Emma Ramadan: I am obsessed with the French writer Marie Ndiaye. Two Lines published her Self-Portrait in Green and All My Friends, and Knopf published Ladivine, all of which were magnificently translated by Jordan Stump. These books are unlike anything else I’ve ever read. They delve deep into the psychology of the protagonists, to the point that you can hear their thoughts and realize they’re eerily similar to your own. Baboon by Naja Marie Aidt, translated by Denise Newman, also had a deep impact on me. Every story in the book took a turn and brought me somewhere I never expected.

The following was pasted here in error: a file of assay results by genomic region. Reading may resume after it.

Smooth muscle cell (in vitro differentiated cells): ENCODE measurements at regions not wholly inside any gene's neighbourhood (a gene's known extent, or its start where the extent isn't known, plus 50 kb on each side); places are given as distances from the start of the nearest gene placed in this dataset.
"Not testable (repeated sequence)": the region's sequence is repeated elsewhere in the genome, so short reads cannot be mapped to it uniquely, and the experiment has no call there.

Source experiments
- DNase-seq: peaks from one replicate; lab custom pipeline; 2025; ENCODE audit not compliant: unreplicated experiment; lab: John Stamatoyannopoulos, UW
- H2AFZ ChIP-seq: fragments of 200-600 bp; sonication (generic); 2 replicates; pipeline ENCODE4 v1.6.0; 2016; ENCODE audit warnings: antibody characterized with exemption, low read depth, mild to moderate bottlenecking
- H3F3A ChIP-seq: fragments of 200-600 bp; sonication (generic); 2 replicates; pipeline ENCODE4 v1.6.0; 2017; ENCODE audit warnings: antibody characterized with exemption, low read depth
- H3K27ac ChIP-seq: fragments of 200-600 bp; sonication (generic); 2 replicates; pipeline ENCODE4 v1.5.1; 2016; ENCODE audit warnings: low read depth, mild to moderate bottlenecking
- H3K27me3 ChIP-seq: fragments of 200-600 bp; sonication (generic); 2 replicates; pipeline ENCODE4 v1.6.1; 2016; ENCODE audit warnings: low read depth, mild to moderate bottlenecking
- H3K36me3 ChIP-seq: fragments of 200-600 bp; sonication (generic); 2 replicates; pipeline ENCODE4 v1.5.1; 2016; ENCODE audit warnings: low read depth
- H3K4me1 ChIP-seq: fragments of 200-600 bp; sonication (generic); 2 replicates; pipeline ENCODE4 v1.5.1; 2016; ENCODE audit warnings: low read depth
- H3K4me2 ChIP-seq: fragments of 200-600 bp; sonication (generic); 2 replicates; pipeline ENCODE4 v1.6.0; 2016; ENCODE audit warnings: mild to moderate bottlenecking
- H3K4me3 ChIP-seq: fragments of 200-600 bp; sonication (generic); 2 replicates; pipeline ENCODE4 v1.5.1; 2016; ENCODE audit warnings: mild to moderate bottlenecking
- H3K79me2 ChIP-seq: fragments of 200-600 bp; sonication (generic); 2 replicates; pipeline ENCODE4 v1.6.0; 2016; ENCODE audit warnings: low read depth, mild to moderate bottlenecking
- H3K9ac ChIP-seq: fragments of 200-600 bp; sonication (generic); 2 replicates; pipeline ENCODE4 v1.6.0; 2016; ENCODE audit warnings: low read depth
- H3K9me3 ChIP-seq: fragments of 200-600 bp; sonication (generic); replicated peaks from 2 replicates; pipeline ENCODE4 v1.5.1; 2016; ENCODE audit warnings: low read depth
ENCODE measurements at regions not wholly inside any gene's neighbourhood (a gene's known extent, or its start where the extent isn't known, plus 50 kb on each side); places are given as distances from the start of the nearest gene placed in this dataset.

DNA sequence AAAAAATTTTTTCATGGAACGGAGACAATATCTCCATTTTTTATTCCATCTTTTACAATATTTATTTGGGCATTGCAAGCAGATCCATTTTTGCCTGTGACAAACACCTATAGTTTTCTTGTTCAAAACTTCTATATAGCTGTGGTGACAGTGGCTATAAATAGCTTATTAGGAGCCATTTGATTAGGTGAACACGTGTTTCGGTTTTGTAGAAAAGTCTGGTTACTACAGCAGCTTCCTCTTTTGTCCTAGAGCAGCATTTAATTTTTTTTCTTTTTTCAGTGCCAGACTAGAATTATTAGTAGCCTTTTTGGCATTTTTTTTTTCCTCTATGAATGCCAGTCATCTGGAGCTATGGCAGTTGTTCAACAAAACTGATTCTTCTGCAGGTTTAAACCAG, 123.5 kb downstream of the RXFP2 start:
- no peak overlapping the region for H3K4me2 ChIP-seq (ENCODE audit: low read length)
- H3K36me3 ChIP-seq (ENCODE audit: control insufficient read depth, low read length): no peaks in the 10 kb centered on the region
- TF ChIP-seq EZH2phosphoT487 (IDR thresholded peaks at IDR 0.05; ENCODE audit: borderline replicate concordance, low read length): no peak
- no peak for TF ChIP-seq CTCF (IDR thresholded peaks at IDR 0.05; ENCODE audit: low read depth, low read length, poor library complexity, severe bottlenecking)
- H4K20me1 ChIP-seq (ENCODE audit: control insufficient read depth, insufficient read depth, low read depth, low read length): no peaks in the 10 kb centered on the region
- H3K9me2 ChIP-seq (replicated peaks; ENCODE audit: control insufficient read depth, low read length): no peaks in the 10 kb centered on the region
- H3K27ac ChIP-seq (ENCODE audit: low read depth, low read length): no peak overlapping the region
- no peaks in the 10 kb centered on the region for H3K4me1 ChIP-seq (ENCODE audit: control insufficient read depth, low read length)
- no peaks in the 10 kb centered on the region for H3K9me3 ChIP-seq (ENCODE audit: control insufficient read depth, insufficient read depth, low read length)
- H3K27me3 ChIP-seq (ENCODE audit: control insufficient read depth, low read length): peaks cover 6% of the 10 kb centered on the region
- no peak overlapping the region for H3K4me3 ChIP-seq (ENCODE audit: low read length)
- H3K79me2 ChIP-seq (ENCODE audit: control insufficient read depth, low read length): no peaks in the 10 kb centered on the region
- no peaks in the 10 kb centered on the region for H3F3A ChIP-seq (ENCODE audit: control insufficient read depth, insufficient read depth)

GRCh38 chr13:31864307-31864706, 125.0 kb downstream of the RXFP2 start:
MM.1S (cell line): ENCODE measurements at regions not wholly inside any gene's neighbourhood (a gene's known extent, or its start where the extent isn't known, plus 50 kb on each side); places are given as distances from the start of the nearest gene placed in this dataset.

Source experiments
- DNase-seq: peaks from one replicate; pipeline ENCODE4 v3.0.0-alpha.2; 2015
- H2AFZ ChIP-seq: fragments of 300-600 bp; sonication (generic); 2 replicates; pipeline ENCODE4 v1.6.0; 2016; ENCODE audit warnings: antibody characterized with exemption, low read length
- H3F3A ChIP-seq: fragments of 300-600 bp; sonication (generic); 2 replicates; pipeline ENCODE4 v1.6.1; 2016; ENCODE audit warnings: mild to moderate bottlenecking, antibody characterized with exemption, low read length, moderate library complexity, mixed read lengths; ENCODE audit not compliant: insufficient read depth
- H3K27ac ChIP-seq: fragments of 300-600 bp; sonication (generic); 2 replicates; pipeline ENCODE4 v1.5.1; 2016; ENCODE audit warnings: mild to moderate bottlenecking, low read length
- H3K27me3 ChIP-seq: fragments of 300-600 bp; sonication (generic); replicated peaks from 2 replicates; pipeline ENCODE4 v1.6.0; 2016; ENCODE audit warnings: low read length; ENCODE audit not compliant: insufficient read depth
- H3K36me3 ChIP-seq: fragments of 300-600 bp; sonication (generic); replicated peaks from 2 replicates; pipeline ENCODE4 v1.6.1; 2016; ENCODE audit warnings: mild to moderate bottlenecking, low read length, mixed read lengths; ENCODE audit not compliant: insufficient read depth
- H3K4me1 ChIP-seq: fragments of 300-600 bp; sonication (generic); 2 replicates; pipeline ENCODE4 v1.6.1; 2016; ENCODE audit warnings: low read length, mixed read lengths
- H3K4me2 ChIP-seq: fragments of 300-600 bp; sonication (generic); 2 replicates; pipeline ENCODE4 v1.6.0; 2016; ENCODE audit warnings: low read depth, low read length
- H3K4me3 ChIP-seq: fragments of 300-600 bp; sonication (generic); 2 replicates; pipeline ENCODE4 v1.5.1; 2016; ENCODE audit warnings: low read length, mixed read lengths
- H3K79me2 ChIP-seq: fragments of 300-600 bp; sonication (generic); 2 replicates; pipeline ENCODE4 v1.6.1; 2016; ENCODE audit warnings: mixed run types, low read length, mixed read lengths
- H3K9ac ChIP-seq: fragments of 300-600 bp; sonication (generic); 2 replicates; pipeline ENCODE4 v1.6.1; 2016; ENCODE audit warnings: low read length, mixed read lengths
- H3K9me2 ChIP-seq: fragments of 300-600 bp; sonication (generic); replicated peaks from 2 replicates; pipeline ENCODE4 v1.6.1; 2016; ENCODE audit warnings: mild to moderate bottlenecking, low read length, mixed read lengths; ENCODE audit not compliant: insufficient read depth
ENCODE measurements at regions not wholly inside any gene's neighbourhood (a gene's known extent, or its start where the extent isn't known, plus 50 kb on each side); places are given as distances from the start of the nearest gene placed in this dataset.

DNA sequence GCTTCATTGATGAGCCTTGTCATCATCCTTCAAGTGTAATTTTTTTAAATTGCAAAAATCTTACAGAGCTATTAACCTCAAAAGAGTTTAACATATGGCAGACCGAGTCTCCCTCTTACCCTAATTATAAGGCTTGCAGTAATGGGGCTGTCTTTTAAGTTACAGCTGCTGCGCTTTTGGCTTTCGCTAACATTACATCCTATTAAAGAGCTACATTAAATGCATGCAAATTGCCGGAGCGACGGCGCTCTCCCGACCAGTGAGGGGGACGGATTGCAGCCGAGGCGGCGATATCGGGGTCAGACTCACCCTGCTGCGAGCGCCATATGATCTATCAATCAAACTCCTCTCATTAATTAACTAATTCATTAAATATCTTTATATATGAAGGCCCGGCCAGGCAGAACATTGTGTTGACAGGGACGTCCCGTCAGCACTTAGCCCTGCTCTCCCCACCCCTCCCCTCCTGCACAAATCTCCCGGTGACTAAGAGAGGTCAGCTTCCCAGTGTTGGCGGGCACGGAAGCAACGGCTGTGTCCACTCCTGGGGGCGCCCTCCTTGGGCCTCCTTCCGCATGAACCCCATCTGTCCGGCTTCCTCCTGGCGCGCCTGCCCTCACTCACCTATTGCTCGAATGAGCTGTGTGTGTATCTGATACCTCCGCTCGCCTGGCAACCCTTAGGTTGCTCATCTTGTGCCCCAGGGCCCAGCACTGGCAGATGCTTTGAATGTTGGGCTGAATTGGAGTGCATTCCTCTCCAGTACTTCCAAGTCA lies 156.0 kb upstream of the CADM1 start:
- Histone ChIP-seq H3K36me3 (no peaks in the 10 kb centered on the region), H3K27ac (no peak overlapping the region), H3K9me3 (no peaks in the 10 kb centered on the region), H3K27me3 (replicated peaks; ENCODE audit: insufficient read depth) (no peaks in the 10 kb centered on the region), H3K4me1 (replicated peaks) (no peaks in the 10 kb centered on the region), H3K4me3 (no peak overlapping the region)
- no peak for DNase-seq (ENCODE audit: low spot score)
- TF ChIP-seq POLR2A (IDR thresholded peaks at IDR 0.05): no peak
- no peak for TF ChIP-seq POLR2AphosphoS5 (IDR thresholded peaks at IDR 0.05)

Julia Sanches: Again, there are so many! But I’m going to be a broken record here and once again mention Jenny Erpenbeck’s The End of Days (which I’ve only recommended a million times to anyone who can bear to listen). It was one of the first books I picked up when I moved to New York four years ago, I think. And I was blown away, not only by what Erpenbeck was able to do structurally, in terms of the narrative, and the sheer emotional weight of the story, but by how Susan Bernofsky was able to so beautifully expose the bones of the German sentences in her English translation. There was a moment when I felt I could feel the German breathing beneath these gorgeous, sweeping English sentences…